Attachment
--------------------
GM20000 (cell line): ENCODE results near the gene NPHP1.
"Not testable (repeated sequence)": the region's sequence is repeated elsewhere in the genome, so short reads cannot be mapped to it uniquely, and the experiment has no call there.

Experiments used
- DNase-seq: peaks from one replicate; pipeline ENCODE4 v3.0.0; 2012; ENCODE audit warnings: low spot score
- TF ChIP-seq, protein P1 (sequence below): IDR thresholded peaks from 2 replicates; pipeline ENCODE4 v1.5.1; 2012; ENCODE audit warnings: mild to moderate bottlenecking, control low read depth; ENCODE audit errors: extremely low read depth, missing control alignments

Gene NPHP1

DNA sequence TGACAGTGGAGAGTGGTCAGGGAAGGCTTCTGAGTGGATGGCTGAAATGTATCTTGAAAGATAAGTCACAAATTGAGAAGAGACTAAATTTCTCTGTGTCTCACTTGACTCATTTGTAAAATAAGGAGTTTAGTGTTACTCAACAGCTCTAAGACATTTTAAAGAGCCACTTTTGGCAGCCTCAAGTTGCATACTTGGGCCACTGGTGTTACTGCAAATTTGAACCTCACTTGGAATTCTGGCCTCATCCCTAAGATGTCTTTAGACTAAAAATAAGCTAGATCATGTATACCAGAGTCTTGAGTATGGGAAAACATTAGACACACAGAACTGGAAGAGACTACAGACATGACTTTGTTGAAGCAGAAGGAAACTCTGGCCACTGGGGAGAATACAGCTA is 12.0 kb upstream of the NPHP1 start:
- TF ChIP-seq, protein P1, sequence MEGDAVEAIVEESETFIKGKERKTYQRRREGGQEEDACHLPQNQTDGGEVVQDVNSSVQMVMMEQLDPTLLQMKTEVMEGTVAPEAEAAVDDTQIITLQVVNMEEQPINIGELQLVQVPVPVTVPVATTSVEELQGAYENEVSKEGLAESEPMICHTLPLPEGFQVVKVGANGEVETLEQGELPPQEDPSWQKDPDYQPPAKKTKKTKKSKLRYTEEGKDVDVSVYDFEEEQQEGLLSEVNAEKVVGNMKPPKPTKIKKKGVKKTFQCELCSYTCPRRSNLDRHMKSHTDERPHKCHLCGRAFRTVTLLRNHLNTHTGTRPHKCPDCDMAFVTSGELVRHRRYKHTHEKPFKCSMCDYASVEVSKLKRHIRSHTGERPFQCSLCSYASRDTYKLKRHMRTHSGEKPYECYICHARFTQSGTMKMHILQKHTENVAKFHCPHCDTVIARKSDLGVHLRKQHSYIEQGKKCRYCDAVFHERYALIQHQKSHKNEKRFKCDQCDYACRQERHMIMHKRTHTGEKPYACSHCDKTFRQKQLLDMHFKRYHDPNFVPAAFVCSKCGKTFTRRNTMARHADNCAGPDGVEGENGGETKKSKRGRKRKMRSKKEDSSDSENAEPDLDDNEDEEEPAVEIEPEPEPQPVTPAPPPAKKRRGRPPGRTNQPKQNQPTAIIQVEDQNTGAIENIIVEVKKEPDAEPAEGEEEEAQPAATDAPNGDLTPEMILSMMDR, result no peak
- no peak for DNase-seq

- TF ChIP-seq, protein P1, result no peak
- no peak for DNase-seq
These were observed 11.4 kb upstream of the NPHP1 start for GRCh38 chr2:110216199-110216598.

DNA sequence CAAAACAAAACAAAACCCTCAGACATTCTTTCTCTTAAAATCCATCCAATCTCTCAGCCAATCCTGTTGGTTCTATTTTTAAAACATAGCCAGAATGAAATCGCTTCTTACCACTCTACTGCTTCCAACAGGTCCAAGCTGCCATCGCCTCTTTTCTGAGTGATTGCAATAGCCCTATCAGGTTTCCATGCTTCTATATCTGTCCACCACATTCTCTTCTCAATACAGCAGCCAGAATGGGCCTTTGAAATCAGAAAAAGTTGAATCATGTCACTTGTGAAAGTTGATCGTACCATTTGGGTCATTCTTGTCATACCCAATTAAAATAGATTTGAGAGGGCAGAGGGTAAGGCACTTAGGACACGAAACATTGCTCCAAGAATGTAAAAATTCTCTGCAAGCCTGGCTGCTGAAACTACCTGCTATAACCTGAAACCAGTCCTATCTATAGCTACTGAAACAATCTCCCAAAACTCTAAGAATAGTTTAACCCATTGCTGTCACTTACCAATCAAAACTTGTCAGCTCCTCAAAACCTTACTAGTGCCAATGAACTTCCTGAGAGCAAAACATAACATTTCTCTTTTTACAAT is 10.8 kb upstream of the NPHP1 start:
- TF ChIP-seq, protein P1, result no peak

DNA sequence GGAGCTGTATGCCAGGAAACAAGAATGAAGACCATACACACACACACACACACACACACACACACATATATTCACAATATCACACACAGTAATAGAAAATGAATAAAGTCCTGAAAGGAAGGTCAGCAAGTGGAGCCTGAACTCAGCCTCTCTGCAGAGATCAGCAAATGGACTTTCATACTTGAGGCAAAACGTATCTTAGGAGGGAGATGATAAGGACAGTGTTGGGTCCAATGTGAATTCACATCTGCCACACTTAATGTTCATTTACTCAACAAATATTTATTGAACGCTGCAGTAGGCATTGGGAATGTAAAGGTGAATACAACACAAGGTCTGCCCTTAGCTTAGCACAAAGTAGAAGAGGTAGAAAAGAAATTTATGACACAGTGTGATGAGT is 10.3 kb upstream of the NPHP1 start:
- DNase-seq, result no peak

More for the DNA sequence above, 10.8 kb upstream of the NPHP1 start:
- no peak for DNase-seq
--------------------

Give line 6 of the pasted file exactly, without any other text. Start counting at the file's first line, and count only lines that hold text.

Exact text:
Gene NPHP1